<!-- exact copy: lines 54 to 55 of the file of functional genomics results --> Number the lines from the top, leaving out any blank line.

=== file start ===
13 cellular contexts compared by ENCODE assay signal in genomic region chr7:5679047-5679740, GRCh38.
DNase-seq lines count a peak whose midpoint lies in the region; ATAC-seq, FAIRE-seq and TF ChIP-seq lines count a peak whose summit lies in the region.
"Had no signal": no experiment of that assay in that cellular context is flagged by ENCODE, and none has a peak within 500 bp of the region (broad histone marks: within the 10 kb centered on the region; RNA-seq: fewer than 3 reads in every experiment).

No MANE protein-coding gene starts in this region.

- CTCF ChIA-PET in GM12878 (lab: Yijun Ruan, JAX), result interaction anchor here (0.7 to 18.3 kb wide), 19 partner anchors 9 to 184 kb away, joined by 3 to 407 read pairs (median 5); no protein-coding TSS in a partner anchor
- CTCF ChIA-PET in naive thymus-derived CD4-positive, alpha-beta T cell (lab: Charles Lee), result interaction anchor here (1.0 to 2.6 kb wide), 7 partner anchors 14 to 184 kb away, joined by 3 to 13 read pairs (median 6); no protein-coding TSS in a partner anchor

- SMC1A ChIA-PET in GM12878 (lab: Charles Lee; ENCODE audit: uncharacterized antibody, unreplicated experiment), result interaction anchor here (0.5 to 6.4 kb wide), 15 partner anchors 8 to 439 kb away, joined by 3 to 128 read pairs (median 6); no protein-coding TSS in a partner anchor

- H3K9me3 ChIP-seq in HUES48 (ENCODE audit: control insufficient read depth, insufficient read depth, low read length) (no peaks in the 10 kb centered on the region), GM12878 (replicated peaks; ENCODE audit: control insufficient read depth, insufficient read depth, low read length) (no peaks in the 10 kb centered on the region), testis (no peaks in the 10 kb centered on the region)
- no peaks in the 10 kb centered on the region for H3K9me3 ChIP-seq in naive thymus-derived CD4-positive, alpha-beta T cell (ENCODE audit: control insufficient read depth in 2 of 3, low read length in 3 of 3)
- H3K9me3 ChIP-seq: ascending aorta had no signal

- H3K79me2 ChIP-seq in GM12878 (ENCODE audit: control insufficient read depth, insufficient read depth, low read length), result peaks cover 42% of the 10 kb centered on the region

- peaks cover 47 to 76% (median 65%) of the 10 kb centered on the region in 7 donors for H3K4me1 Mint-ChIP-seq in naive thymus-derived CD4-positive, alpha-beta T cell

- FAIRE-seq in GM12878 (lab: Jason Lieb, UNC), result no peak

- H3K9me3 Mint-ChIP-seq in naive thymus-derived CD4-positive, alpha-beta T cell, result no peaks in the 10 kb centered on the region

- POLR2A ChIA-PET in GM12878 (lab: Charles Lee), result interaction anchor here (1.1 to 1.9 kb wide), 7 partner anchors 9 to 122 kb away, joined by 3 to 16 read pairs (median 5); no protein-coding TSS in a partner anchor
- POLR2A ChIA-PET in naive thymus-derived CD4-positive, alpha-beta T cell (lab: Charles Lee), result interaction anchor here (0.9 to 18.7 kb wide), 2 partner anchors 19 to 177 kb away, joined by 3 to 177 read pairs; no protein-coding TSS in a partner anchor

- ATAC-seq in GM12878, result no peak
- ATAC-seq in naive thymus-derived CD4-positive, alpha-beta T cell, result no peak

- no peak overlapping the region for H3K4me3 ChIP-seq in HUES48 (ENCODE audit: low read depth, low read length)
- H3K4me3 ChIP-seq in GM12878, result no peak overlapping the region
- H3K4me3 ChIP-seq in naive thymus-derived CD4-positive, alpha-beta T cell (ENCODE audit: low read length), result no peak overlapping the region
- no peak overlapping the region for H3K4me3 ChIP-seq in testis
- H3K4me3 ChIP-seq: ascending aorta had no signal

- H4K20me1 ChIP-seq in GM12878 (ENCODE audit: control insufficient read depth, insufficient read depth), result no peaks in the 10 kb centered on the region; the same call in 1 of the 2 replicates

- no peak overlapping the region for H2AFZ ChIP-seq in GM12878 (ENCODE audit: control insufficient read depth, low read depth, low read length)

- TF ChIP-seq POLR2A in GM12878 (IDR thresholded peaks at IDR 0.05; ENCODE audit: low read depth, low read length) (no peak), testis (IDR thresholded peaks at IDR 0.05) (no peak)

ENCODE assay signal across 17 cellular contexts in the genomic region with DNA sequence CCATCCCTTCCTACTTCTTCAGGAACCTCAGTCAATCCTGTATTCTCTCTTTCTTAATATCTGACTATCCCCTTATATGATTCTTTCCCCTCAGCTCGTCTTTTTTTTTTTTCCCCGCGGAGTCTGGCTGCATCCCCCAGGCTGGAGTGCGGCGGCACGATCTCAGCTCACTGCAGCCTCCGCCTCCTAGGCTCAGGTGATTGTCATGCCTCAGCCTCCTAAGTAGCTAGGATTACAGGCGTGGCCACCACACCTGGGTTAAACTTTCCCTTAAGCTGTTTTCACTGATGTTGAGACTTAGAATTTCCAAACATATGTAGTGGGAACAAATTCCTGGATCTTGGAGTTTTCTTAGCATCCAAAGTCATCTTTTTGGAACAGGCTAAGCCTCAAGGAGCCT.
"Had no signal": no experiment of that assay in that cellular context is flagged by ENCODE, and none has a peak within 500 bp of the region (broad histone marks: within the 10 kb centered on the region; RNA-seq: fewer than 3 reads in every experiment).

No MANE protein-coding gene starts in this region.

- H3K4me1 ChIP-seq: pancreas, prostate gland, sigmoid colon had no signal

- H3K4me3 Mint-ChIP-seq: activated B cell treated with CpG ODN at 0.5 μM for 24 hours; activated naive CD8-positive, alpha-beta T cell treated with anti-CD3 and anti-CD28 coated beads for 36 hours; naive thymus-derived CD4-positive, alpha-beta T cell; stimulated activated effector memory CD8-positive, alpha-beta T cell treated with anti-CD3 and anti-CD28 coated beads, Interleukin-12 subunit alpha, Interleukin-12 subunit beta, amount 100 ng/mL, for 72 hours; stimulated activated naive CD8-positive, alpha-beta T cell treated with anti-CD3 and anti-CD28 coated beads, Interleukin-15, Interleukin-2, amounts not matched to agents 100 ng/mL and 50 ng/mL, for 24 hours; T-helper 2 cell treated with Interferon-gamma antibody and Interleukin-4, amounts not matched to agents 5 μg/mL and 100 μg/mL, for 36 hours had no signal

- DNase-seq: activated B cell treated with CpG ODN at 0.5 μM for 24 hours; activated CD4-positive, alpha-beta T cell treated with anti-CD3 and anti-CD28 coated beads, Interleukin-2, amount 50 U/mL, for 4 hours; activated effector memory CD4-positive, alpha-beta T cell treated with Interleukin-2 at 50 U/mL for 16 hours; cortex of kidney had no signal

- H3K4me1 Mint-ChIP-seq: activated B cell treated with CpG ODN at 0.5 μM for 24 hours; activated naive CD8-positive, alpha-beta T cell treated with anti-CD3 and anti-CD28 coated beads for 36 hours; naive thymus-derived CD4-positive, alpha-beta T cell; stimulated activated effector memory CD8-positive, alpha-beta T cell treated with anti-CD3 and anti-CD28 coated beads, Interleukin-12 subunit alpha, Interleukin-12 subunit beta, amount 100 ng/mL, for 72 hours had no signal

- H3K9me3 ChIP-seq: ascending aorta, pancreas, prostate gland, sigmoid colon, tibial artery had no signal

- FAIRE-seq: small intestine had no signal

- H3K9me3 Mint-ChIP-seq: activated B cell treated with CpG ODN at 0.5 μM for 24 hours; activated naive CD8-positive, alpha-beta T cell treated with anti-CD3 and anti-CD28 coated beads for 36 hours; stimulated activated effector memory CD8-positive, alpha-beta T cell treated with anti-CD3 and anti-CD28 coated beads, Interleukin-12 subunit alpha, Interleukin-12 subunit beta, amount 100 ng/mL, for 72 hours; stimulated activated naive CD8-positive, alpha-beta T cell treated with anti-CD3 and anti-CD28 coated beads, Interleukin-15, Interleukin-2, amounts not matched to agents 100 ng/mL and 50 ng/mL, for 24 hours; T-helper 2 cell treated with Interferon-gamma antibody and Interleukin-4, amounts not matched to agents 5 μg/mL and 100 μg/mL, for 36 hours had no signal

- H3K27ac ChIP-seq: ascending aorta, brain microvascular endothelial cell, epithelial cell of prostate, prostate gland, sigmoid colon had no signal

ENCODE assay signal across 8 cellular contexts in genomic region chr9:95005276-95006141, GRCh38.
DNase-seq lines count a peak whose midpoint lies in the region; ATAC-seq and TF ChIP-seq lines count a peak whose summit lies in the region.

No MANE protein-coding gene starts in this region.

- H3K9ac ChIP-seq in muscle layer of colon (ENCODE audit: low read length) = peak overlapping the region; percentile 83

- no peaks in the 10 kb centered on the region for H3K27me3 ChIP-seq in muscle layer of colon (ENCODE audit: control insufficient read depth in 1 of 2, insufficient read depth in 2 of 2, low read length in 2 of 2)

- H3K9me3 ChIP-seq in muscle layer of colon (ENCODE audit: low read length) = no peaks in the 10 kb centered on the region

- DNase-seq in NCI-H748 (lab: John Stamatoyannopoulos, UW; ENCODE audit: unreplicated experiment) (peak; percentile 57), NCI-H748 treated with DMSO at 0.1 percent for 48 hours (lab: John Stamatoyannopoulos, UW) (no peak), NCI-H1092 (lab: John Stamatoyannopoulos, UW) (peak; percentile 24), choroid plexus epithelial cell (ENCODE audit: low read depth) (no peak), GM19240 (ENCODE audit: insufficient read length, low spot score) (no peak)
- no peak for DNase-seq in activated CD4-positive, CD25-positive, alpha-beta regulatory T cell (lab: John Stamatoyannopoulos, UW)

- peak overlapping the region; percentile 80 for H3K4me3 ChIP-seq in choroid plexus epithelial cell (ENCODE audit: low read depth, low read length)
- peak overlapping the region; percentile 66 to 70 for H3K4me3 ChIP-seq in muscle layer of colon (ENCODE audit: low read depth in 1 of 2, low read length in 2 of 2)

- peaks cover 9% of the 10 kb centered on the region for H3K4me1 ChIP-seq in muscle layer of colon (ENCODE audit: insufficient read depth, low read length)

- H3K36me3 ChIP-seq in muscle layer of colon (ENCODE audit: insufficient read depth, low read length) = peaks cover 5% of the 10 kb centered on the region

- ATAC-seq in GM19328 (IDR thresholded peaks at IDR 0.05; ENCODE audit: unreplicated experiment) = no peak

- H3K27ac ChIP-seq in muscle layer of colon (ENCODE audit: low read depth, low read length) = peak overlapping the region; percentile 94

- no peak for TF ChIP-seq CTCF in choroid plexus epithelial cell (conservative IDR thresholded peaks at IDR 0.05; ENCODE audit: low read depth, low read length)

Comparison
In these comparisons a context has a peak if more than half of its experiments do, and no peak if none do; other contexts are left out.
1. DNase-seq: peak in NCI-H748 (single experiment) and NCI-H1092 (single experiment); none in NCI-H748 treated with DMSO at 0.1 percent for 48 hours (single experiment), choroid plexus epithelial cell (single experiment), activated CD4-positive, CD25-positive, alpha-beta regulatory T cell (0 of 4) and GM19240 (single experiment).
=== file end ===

In these comparisons a context has a peak if more than half of its experiments do, and no peak if none do; other contexts are left out.
1. DNase-seq: peak in NCI-H748 (single experiment) and NCI-H1092 (single experiment); none in NCI-H748 treated with DMSO at 0.1 percent for 48 hours (single experiment), choroid plexus epithelial cell (single experiment), activated CD4-positive, CD25-positive, alpha-beta regulatory T cell (0 of 4) and GM19240 (single experiment).